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GUIDE TO MISUSED WORDS

14 May

By: Penny, EzineArticles Managing Editor

English is a complex language to both understand and use. There are often dozens of different ways to express a single thought or idea in words. On top of that, there are confusing language elements like homonyms, jargon, loaded words and other awkward word combinations that can trip us up.

Even adults who’ve been using English their entire lives can’t be faulted for consulting a dictionary to make sure they’re using a word correctly or to see if what they’re saying makes sense.

It would be nearly impossible to put to rest every question about misused words in a single blog post, but today we decided to share some of the most common ones we’ve come across. Then we’ll leave it up to you to ask any lingering questions you still have or, better yet, share your own tips.

Answering Some of the Most Commonly Asked Word Choice Questions

Affect vs. Effect

This one gives a lot of people trouble. The word “affect” has two possible meanings. Most commonly, it’s used as a verb meaning “have an influence on” or “change”, as in “That experience affected me very much.” It can also be used as a general term meaning emotion, as in “She absorbed the news with little affect.”

On the other hand, “effect” is usually a noun meaning “result,” as in “When I started wearing a watch, the effect was that I never missed another appointment.”

Of course, there are also a few other uses, like the things in your purse are your personal “effects,” and in a science fiction movie there are usually some special “effects.”

Could Have, Should Have, Would Have

When spoken, the contraction “could’ve” usually comes out sounding like “could of”, however this is not correct. Instead, the correct spelling is always could’ve. This goes for could’ve, should’ve, would’ve, must’ve, etc.


Other Common Mistakes

  • Accept vs. Except – “Accept” means “to receive”, while “except” usually means “but” or “to leave out.”
  • Desert vs. Dessert – A “desert” is a dry, arid region. Also, it could be a verb meaning “to abandon.” “Dessert” is a dish served at the end of the meal. Think about it this way: when it comes to desserts, you should always ask for a second helping of the “s”.
  • I.e. vs. E.g. – “I.e” is the Latin abbreviation of “id est,” which means “that is.” Use this in place of “in other words” or when you’re making something more clear. “E.g.” is the Latin abbreviation of “exempli gratia,” which means “for example.”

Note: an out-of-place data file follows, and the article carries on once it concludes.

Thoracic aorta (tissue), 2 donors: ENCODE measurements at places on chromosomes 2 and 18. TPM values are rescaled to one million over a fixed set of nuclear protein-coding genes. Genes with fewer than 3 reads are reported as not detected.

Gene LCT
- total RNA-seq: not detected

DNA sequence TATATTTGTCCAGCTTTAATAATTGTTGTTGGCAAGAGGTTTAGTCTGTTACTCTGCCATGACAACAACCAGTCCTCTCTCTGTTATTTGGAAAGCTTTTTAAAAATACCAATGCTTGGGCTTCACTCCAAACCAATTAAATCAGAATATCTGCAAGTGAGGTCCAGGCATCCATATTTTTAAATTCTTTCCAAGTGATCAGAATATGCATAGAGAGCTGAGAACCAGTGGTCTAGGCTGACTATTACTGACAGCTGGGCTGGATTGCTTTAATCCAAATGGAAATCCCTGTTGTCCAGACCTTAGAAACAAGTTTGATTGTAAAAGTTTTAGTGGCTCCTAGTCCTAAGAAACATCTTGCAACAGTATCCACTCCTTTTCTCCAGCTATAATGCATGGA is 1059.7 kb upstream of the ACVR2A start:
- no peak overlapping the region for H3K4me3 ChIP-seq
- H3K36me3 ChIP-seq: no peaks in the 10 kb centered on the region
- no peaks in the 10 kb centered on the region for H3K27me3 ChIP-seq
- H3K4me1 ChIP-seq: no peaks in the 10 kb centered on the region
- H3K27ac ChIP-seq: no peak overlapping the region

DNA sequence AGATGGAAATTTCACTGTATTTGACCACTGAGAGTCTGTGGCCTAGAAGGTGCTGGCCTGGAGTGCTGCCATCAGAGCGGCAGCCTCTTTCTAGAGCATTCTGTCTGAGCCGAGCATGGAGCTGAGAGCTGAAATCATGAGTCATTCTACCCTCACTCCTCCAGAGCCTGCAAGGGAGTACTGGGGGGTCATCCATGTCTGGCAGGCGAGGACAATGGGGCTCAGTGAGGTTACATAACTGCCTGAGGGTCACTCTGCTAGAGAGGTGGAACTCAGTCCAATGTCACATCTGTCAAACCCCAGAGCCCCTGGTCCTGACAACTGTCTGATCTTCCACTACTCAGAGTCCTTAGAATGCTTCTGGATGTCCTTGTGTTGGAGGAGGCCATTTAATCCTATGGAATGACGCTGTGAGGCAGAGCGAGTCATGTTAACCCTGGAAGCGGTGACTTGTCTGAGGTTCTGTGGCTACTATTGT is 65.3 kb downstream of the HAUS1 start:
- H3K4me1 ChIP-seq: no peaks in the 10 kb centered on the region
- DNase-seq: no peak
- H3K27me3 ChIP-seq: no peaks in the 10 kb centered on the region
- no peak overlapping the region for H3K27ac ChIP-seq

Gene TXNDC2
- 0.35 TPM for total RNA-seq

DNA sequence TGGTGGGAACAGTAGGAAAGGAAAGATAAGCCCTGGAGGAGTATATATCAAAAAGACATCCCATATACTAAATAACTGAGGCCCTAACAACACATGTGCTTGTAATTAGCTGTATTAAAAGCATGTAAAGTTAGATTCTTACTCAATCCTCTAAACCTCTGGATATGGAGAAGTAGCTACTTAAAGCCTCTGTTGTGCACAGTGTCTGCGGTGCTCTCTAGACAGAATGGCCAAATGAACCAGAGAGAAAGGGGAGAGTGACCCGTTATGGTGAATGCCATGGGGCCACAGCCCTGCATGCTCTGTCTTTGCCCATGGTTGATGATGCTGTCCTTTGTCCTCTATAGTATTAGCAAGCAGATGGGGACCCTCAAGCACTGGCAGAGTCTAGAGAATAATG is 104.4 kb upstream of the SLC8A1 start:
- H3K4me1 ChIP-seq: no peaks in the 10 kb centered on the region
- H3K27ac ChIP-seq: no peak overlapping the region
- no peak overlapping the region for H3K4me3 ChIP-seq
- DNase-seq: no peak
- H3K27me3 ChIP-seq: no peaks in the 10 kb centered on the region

• Then vs. Than – “Than” is used to compare two things, while “then” tells when.
  • Toward – There is no “s” at the end of the word, even though when spoken the “s” may sound natural.

What can you add to this list?

Proofreading Articles – Use a Spell and Grammar Checker

17 May

By Dr. Mark Clayson

If you are writing articles for publication elsewhere or even if you are writing for publication on your own website or blog, you need to ensure that they are of good quality both in the context and information they impart but also via the correct spelling, punctuation and grammar. Therefore, you would need to proofread your articles and edit where necessary. In previous articles I have advised on how you should rest between writing and proofreading, how you should read your articles out loud, how you should read the article out of context and how you should consider teaming up with somebody who is either a professional proof reader or who writes articles themselves. I now wish to encourage you to use an article spell checker and grammar checker.

Many people write their articles either directly into article directory dialogue boxes or directly into word editing programs such as Notepad. Whilst there is nothing wrong with this in a major sense, it does seem odd that people do not use more sophisticated word processing and editing software because, in this way, they can take advantage of some of their superior specifications. Most word processors have a spell checker and a grammar checker. After you have written your article, you can run the spell checker and grammar checker in order to find the most important and glaring mistakes.

Not all of these checkers will pick up every single mistake, but they will pick up most of them. Importantly, they will pick up things that you did not realize and this will help you in the future to manufacture articles and pieces of content that you can already write without those errors being incorporated in the first place. Or, otherwise, you can use the educational experiences you gain from using these spell checkers and grammar checkers in order to help with your own proofreading which you should be doing anyway.

Programs such as Microsoft Word (part of Microsoft Office) do cost money to buy. But you can get free software which performs the same types of functions. One of these is Open Office, which is freely available to download and use. It has most of the functions of costly software and is constantly updated.

A spell checker and grammar checker can certainly help to relieve you of some of the burden of editing. Plus, it can help you to produce articles of good quality both in context as well as spelling, grammar and punctuation.